Re:Poor first impression (2, Informative)

sageFool (36961) | more than 9 years ago | (#10836676)

"Say in the future I got a disease which has a cure developed by my participation in the project with my spare cycles. Will *I* get any consideration for a discount? Will I get ANY profit for my time & resources. NO."

You might live instead of die. I think I would consider that a profit.

Oh, and if you look at the documentation on the site they say:

"World Community Grid, with technology and funding provided by the IBM Corporation, is making grid technology available to public and not-for-profit organizations to use in humanitarian research that might otherwise not be completed due to the high cost of the computer infrastructure required in the absence of a public grid."

So it seems like some rando drug company isn't going to take your cycles from you. Instead some non-profit is going to use your cycles for the benifit of all.

Re:Poor first impression (1)

twiddlingbits (707452) | more than 9 years ago | (#10836896)

They didn't say they were targeting FATAL diseases. But those would be a good start ;) Public and non-profit are organizations like the American Cancer Society and others who DO sponsor research by drug companies. Universities are likely users too and often the research is paid for by industry but the "organization" is non-profit. There really isn't a good way to police the system since it's 10 Million computers something could sneak in. As long as they keep out the obvious research that is FOR-PROFIT I like the idea. I suppose JoeUser gets to decide which project his/her PC cycles go to? If you want to run AIDS research instead of SuperString Physics do you get to chose?

Re:Poor first impression (1)

acsinc (741167) | more than 9 years ago | (#10837144)

Its funny that these distributed projects are now having to compete with each other for CPU cycles.

I wonder how long it will be before MS needs something crunched and makes a distributed project part of the Windows?

Re:Poor first impression (2, Insightful)

NeoSkandranon (515696) | more than 9 years ago | (#10837195)

The majority of people behind "corporate" proxies may well not be authorized to install anything of this sort on their work computers.

Other Clients ? (2, Interesting)

richg74 (650636) | more than 9 years ago | (#10836500)

The client is currently available for Windows XP, 2000, ME, and 98.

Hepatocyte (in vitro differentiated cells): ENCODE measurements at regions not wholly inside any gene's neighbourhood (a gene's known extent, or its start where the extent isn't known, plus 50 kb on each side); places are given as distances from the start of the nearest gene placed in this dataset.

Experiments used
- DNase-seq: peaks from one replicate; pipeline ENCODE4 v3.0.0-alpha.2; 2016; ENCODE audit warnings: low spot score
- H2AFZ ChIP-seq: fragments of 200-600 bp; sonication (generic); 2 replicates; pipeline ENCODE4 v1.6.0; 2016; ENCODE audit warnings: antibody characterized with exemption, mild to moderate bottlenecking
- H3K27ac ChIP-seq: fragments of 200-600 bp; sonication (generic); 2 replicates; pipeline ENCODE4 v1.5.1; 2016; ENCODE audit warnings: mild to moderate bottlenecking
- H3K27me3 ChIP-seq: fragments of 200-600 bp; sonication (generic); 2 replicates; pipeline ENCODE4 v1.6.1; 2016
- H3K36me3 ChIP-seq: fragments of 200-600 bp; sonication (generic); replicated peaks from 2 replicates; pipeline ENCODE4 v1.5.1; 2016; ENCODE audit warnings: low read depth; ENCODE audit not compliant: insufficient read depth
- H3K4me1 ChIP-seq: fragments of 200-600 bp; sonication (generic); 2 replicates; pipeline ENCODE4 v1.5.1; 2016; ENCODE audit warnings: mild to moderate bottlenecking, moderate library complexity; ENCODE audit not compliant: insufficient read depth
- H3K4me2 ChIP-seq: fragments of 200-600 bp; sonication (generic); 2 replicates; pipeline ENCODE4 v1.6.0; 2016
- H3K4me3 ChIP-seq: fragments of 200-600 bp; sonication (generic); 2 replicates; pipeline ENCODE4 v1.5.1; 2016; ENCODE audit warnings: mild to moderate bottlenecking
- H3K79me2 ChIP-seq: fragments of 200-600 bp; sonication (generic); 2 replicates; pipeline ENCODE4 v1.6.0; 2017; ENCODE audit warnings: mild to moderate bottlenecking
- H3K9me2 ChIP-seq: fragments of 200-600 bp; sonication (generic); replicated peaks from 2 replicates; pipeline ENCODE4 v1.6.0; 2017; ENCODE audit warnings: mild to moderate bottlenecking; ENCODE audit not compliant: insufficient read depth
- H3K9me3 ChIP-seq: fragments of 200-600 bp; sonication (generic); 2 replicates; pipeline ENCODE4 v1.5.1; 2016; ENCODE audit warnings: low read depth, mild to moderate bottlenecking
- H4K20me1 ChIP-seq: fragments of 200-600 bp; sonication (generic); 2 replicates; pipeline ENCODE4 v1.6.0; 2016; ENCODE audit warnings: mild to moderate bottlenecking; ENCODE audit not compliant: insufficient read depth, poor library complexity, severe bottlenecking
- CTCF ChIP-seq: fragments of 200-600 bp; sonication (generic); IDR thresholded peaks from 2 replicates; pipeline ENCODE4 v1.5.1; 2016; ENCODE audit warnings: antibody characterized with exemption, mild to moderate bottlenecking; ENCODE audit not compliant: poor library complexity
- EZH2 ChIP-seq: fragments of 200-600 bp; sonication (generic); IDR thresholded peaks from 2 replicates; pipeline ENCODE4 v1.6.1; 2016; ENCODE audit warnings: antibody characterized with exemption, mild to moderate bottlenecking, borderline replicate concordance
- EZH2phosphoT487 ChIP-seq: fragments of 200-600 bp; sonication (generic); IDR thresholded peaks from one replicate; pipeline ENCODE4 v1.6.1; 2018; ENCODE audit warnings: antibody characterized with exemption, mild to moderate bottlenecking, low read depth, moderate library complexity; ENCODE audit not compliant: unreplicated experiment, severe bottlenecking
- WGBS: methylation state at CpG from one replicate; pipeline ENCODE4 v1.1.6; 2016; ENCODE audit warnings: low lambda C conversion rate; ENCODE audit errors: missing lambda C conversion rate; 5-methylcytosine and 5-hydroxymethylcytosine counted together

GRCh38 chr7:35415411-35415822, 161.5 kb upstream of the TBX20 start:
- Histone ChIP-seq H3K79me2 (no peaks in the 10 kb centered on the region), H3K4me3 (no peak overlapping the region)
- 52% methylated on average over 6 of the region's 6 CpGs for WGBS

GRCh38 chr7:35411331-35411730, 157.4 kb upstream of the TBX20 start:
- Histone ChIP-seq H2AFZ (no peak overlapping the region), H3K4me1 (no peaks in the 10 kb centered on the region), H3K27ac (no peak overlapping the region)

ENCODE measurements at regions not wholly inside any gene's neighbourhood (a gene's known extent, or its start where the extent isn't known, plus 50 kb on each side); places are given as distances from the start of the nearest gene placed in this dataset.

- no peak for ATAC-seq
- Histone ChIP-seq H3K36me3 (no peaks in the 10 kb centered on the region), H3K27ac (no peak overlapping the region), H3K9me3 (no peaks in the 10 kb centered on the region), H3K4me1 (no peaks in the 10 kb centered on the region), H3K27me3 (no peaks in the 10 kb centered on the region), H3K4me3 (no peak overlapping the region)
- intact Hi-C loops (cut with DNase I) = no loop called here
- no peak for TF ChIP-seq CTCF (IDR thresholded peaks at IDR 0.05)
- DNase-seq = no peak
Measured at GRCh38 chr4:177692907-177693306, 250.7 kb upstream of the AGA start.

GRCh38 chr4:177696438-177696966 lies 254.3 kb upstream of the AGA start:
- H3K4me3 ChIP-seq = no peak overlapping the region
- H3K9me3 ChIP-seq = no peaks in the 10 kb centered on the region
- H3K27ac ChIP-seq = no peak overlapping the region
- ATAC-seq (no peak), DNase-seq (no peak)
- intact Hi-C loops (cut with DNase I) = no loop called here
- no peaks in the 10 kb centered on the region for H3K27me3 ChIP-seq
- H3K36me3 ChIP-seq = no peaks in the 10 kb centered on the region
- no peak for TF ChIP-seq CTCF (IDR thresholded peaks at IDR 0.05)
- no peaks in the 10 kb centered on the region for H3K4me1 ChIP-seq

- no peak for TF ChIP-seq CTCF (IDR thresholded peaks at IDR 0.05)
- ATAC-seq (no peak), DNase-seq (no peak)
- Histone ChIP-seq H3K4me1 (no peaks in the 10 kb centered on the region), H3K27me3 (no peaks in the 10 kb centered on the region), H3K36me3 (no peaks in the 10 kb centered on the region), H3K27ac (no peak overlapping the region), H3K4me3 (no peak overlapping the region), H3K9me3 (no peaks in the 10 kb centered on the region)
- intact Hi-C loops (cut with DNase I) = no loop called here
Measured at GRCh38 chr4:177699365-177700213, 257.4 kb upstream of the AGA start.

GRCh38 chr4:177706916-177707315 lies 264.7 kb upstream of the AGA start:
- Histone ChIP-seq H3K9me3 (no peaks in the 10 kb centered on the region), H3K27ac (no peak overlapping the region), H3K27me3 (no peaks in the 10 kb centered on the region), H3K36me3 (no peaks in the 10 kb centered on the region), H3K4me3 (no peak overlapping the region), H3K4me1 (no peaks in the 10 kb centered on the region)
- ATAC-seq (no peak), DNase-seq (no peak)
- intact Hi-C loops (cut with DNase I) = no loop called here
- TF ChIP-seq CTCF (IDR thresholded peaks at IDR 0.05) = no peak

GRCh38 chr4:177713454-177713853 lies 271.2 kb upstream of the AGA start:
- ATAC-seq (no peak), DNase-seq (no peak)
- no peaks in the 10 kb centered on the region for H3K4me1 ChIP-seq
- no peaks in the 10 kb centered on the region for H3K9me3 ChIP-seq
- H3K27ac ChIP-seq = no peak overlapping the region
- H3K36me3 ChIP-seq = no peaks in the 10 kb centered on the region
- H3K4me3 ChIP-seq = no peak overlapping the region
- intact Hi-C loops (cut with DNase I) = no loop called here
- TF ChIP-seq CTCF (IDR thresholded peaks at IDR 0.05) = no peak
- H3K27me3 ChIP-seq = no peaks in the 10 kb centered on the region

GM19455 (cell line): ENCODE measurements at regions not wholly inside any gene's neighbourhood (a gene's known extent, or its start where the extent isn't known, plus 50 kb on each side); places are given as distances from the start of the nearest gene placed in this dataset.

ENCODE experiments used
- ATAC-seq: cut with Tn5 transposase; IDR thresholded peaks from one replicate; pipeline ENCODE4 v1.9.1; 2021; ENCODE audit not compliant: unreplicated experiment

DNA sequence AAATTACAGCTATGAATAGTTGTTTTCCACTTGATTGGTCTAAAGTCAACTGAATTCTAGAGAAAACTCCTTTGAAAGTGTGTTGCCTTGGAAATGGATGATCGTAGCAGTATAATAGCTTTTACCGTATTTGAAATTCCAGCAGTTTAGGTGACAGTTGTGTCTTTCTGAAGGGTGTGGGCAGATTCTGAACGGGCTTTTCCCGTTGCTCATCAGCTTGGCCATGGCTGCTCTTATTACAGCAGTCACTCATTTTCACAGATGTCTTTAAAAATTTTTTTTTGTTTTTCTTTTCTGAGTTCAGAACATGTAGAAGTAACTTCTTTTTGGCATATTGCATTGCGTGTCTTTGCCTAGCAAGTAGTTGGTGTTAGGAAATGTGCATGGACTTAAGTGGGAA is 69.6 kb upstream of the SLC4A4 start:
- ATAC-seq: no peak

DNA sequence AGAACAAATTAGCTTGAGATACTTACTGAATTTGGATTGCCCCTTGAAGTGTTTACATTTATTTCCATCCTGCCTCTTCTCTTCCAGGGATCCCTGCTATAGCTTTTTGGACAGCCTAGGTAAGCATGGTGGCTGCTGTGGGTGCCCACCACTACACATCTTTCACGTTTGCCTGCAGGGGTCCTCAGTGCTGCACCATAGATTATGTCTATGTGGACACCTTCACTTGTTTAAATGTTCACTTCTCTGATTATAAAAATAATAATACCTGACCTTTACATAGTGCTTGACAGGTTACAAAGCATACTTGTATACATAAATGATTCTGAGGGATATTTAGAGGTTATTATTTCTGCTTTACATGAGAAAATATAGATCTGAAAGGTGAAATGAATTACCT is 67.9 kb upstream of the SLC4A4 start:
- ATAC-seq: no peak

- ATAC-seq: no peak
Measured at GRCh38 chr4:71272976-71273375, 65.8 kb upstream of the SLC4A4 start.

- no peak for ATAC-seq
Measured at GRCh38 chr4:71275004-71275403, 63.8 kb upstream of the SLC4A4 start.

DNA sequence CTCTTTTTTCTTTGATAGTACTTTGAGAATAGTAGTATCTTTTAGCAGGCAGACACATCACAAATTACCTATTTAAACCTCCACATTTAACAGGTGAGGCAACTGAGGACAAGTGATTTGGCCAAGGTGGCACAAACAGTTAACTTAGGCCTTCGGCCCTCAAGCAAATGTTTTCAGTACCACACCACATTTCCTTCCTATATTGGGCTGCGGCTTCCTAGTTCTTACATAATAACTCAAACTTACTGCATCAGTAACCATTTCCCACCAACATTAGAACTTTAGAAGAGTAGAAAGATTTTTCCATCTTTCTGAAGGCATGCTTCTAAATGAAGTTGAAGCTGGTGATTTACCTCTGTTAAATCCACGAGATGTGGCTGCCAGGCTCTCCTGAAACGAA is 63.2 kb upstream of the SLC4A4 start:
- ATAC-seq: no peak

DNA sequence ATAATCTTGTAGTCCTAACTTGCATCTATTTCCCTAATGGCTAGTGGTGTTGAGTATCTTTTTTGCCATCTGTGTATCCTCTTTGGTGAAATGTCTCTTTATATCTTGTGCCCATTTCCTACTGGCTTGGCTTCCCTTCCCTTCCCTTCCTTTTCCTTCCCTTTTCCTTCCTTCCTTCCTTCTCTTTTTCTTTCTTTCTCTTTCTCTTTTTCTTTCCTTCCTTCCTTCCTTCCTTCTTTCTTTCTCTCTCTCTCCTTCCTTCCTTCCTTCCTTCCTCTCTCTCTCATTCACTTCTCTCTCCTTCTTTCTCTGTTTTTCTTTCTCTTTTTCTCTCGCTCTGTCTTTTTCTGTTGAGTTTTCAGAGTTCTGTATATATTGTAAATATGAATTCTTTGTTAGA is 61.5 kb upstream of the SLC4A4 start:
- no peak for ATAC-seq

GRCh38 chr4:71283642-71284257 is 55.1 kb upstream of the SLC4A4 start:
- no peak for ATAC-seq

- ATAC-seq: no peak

I've been doing SETI@home for a while now, and was pleased to see the announcement of this in the press. I was less pleased when I went to the web site [worldcommunitygrid.org] , and found out that (as it says above) the only client was for Windows. Since I use only Linux these days, I guess that leaves me out.

I hope that with IBM's involvement, and stated committment to Linux, this will change soon. I sent them a note, using the "Contact Us" form on the web site, and would encourage others to do the same.

(Incidentally, I've been running SETI@home initially on Windows, now on Linux, using the command-line client in both cases. I find I get ~50% more work units/time with Linux, and less impact on interactive use of the machine.)

Re:Other Clients ? (1)

ahg (134088) | more than 9 years ago | (#10837367)

What about MacOS X too?

I would have expected IBM to promote the performace of their processors designs present in Macintosh G5 computers. A little optimazation can skew figures a long way..and voila their CPU really shines.

A cross-platform, CLI client would allow one development effort for MacOS X, and Linux and FreeBSD and Solaris...you get the idea.

Who benefits? (2, Insightful)

Anonymous Coward | more than 9 years ago | (#10836514)

Suppose this effort discovers something. Just exactly who will own the patent?

Suppose it leads to the creation of a new revolutionary drug. Just exactly who will get the profits from the drug? (And who will have to travel to Canada to buy it?)

Re:Who benefits? (0)

Anonymous Coward | more than 9 years ago | (#10836652)

Just exactly who will own the patent?

Halliburton.

Grid computing and the future (2, Informative)

Caine (784) | more than 9 years ago | (#10836541)

There's news from Science [sciencemag.org] that a new Hexid-computer from Japan will be able to accurately predict social patterns in cities large enough (> 4 million inhabitants), if this is true we truly have a new future ahead of us since this could change society in so many ways.